In order to measure radiocarbon ages it is necessary to find the amount of radiocarbon in a sample. This measurement can be made either by measuring the radioactivity of the sample (the conventional beta-counting method) or by directly counting the radiocarbon atoms using a method called Accelerator Mass Spectrometry (AMS).
Measurement of the radioactivity of the sample works very well if the sample is large, but in 9 months less than 0.01% of the radiocarbon ions will decay, so in a reasonable measurement time (typically a few weeks) only a very small proportion of the radiocarbon atoms are detected by this method. AMS, on the other hand, can in principle detect a much higher proportion (typically about 1% of the total) allowing sample sizes to be smaller by a factor of about a thousand.
The method is relatively new because it needs very complicated instruments first developed for Nuclear Physics research in the late 20th century.
In common with other kinds of mass spectrometry, AMS is performed by converting the atoms in the sample into a beam of fast moving ions (charged atoms). The mass of these ions is then measured by the application of magnetic and electric fields.
The measurement of radiocarbon by mass spectrometry is very difficult because its concentration is less than one atom in 1,000,000,000,000. The accelerator is used to help remove ions that might be confused with radiocarbon before the final detection.
The sample is put into the ion source either as graphite or as carbon dioxide. It is ionised by bombarding it with caesium ions and then focused into fast-moving beam (energy typically 25keV). The ions produced are negative which prevents the confusion of 14C with 14N since nitrogen does not form a negative ion. The first magnet is used in the same way as the magnet in an ordinary mass spectrometer to select ions of mass 14 (this will include large number of 12CH2- and 13CH- ions and a very few 14C- ions).
The ions then enter the accelerator. As they travel to the terminal (which is at about 2MV), they are accelerated so much that when they collide with the gas molecules in the central `stripper canal'. All of the molecular ions (such as 12CH2 and 13CH) are broken up and most of the carbon ions have four electrons removed making them into C3+ ions. These are then accelerated down the second half of the tandem accelerator reaching energies of about 8MeV. The second magnet selects ions with the momentum expected of 14C ions and a Wien filter checks that their velocity is also correct.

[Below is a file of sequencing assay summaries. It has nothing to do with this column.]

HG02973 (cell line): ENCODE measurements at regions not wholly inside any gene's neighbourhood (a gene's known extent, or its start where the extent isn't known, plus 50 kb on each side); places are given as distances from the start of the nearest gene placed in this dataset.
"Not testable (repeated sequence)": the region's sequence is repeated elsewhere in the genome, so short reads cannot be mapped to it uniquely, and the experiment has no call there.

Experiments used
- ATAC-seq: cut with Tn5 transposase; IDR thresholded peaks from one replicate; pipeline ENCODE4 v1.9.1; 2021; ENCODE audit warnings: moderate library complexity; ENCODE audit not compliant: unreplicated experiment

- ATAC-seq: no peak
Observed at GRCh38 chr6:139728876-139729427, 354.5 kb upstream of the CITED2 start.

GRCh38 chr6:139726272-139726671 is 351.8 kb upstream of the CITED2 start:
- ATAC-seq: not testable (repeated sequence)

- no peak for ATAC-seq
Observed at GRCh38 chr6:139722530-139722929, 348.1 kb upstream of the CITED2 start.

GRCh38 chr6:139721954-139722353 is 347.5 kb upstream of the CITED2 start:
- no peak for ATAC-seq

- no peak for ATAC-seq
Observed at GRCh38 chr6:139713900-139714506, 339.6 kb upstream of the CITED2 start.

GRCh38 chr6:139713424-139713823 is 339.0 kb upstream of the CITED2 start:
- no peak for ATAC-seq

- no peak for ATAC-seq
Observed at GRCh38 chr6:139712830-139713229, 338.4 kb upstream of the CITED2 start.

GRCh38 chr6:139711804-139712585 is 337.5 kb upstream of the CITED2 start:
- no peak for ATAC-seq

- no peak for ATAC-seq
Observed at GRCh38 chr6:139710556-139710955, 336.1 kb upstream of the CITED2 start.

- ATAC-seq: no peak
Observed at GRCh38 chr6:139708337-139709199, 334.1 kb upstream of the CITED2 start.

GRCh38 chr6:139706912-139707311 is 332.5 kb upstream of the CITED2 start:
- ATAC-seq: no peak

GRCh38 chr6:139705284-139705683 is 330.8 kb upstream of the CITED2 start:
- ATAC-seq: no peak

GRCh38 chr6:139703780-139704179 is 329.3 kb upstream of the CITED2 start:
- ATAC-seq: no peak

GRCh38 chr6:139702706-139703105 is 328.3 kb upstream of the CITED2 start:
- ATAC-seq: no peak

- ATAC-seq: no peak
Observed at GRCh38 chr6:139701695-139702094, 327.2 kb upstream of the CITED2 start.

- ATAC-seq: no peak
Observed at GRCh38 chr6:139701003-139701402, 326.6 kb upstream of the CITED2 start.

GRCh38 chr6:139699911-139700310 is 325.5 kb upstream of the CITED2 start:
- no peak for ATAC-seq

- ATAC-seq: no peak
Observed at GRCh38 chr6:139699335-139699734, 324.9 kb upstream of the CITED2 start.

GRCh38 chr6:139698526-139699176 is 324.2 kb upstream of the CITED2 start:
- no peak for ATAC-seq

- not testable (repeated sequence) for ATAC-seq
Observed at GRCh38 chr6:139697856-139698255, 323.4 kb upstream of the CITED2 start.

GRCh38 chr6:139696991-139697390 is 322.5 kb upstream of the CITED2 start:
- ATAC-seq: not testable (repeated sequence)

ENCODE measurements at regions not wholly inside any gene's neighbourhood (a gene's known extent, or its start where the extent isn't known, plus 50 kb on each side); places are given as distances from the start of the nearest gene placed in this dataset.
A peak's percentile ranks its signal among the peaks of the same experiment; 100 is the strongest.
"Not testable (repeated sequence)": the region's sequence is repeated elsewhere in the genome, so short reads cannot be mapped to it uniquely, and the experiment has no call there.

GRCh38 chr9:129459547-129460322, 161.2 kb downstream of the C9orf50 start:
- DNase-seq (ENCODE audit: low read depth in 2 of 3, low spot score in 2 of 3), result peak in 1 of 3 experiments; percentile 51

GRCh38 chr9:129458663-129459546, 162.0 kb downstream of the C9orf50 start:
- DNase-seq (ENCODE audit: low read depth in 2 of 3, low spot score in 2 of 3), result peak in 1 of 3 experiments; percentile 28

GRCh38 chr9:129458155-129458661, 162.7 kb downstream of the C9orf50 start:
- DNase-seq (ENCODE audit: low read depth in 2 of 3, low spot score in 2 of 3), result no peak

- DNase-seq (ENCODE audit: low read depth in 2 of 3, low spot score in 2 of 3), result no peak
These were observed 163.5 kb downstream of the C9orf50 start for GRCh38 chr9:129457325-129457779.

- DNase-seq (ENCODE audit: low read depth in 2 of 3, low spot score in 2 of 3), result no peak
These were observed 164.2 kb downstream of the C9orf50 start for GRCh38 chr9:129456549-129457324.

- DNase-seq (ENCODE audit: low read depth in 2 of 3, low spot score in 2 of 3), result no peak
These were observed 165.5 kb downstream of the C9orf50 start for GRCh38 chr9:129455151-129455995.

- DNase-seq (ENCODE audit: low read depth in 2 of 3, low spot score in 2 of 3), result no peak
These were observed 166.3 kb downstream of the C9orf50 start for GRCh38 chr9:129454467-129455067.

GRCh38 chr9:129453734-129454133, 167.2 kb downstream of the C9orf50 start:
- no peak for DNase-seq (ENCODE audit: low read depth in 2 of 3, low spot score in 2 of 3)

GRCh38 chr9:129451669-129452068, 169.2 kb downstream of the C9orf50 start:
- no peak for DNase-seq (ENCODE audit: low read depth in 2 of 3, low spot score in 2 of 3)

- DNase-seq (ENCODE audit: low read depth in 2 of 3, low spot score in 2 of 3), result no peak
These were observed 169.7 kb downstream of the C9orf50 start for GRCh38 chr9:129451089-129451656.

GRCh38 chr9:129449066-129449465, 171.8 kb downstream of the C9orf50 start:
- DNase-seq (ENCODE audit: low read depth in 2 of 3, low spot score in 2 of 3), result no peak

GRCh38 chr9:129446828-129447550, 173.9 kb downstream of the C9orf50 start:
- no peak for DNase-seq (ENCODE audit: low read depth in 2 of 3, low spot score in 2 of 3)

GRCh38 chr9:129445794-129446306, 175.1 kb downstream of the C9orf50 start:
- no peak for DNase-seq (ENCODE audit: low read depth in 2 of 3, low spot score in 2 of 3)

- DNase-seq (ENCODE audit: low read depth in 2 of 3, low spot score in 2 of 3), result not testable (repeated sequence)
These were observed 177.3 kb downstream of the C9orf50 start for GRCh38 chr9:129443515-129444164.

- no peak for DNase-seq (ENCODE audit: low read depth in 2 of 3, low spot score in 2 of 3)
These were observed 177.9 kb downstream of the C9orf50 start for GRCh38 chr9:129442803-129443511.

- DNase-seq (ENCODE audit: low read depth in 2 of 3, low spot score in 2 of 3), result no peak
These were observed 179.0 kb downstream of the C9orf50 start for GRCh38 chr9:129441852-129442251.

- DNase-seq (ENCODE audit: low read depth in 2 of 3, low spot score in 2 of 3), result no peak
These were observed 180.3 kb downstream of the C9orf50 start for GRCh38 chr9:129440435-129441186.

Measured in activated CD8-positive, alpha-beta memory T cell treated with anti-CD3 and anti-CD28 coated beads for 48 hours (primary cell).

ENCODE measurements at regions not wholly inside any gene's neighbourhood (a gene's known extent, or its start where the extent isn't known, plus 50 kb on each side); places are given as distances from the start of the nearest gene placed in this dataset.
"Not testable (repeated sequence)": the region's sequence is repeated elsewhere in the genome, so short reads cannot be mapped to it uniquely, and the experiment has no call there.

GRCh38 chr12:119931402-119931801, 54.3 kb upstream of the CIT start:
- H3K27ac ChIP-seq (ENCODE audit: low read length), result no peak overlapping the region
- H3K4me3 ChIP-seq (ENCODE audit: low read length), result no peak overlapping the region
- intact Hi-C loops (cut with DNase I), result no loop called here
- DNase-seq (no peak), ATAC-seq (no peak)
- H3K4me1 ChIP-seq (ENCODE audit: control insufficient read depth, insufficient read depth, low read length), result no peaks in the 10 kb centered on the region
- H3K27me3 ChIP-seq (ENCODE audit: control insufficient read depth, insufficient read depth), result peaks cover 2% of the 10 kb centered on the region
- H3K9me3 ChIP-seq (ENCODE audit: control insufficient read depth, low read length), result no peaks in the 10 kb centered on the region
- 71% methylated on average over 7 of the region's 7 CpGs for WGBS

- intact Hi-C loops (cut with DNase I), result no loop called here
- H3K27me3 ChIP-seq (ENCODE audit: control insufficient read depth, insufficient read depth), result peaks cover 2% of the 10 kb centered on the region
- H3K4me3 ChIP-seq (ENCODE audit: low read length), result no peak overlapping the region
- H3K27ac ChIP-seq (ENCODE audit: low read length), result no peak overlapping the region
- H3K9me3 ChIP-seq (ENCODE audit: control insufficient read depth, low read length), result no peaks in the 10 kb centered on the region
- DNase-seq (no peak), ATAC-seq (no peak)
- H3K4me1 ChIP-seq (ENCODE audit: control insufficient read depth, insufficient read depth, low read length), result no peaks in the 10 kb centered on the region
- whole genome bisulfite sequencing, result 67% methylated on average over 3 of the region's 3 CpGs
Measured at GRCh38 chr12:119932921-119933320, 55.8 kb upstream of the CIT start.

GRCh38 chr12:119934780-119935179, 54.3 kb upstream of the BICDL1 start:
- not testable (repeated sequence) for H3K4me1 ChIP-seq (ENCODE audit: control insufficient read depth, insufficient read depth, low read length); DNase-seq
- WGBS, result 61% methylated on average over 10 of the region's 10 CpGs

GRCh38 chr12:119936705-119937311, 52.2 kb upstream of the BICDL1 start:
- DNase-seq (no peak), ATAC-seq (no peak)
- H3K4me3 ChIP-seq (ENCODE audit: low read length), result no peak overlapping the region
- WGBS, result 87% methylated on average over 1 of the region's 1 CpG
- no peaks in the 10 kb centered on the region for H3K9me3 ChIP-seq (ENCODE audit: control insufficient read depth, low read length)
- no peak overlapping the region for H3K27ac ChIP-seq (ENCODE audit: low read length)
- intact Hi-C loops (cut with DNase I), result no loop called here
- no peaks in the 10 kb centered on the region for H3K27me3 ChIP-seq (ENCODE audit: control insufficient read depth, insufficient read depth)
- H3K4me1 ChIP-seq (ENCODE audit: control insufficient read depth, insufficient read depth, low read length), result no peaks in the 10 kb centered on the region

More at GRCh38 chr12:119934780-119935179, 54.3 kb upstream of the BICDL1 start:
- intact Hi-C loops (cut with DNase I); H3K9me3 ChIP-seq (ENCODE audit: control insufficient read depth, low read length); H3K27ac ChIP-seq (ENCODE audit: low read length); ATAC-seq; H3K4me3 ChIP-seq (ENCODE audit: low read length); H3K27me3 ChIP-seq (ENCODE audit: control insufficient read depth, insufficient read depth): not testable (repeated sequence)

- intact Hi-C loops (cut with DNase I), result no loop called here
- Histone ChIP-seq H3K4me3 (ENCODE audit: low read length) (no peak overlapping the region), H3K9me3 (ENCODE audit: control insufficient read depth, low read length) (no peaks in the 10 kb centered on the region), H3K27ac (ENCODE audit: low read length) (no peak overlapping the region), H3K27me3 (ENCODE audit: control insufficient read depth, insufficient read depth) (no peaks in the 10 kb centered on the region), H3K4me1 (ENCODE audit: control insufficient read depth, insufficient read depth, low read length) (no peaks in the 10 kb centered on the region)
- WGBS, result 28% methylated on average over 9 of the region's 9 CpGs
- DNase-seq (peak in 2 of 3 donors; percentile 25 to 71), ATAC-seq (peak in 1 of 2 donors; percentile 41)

Finally the filtered 14C ions enter the detector where their velocity and energy are checked so that the number of 14C ions in the sample can be counted.
Not all of the radiocarbon atoms put into the ion source reach the detector and so the stable isotopes, 12C and 13C are measured as well in order to monitor the detection efficiency. For each sample a ratio of 14C/13C is calculated and compared to measurements made on standards with known ratios.
Careful sampling and pre-treatment are very important stages in the dating process, particularly for archaeological samples where there is frequently contamination from the soil.
Before sampling, the surface layers are usually removed because these are most susceptible to contamination. Only very small quantities are required for the AMS measurement (30ug-3mg of carbon) and so the damage to objects can be minimised.
The chemical pre-treatment depends on the type of sample. As an example bones are treated as follows:
Several of these procedures are done in an automated continuous flow system.
After chemical pre-treatment, the samples are burnt to produce carbon dioxide and nitrogen. A small amount of this gas is bled into a mass spectrometer where the stable isotope ratios of carbon and nitrogen are measured. These ratios provide useful information on the purity of the sample and clues about the diet and climatic conditions of the living organism. The carbon isotope ratio can also be used to correct for isotopic fractionation in the radiocarbon measurement.
The carbon dioxide is collected in a glass ampoule or converted to graphite for radiocarbon measurement on the AMS system.
The main advantages of AMS over the conventional beta-counting method are the much greater sensitivity of the measurement. In AMS the radiocarbon atoms are directly detected instead of waiting for them to decay. Sample sizes are thus typically 1000 times smaller allowing a much greater choice of samples and enabling very selective chemical pre-treatment. See also specific advantages for Archaeology, Art History, Environmental Science and Biological Tracer Studies
Small sample sizes do have their disadvantages too: greater mobility within deposits and more difficulty in controlling contaminants. The best conventional counters can still achieve higher precision and lower backgrounds than an AMS system assuming a suitably large pure sample can be found. For this reason, the calibration curves for radiocarbon have usually been measured using counters.
There are a large number of AMS labs worldwide. Many of these perform radiocarbon measurements and some of them will undertake sample pre-treatment. A list of sites is held on the WWW site of the journal Radiocarbon: